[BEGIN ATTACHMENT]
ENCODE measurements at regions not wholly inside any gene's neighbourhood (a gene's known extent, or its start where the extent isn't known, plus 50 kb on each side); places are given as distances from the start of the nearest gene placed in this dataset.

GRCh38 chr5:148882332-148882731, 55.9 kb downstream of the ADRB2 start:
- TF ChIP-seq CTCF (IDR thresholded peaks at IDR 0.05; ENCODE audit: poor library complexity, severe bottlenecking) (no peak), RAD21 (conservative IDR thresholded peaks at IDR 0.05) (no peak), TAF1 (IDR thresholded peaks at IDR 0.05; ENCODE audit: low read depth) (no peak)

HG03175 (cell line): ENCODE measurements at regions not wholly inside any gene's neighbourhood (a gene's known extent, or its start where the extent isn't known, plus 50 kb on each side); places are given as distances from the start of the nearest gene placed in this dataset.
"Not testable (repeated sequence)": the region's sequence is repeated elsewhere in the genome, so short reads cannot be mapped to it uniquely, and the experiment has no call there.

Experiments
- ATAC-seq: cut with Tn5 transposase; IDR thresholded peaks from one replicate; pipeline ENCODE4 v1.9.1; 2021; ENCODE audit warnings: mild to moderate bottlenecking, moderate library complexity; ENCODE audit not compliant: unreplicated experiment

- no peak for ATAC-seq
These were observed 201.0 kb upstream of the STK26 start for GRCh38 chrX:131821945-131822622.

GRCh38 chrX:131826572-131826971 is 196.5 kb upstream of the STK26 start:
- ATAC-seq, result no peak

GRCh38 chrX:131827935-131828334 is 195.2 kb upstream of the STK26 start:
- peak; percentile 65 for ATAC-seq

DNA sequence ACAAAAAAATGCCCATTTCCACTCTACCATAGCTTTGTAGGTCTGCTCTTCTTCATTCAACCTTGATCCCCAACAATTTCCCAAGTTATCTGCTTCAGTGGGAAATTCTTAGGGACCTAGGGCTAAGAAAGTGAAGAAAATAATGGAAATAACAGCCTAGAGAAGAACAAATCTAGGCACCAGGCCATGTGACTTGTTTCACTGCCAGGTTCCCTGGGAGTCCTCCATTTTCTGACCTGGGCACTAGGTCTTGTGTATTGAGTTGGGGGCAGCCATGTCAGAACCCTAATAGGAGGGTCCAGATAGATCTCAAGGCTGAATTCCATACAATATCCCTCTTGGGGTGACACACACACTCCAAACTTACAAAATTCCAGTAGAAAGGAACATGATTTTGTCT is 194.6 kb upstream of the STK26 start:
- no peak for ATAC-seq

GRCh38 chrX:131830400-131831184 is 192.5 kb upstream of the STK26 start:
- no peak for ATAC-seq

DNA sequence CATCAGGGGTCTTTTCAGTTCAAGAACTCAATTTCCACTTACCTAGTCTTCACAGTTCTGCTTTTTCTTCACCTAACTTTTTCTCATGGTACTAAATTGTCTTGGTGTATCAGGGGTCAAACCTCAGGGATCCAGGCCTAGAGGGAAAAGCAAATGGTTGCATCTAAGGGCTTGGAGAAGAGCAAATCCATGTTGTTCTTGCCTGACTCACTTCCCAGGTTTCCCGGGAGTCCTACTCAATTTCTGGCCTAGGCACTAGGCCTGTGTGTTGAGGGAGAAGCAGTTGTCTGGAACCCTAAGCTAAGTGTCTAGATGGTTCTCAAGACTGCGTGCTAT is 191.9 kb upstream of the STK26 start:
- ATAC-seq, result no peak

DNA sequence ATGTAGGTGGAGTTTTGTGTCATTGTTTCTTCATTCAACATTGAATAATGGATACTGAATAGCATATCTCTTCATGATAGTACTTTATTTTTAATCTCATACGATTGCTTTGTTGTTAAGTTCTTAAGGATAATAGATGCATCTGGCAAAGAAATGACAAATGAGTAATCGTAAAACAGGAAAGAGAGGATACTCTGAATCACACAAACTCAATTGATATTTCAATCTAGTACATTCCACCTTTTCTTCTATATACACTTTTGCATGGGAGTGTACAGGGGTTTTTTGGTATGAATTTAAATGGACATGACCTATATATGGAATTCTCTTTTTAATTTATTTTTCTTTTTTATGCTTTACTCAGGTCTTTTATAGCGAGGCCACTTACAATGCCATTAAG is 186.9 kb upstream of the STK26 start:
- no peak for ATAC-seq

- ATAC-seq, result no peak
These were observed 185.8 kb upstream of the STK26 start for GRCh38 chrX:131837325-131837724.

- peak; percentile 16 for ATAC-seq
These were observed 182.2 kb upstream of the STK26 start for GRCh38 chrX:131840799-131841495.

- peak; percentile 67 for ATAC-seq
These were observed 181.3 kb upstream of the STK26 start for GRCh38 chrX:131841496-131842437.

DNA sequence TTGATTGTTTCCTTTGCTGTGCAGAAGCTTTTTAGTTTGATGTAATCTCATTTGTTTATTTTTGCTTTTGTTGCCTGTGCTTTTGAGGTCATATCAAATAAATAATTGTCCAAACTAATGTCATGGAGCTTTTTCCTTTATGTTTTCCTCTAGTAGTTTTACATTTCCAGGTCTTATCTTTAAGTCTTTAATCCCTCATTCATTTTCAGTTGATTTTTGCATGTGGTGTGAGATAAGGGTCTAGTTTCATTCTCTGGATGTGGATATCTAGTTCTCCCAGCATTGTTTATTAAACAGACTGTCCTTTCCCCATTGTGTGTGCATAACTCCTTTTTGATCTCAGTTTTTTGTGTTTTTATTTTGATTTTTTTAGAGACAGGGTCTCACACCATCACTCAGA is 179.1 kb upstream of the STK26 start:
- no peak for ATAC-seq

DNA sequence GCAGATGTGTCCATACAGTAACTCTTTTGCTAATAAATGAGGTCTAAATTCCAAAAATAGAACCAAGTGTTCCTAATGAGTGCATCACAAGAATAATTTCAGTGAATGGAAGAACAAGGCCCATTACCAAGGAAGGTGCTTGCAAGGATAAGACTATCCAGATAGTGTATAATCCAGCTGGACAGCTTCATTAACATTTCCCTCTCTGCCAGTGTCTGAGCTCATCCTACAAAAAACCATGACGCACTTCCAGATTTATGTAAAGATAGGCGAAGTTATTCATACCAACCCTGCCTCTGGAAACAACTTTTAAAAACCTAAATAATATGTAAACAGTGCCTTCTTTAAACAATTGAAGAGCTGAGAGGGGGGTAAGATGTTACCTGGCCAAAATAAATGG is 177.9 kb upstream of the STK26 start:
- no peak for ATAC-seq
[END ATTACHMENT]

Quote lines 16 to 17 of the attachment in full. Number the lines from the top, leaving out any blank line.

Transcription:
GRCh38 chrX:131830400-131831184 is 192.5 kb upstream of the STK26 start:
- no peak for ATAC-seq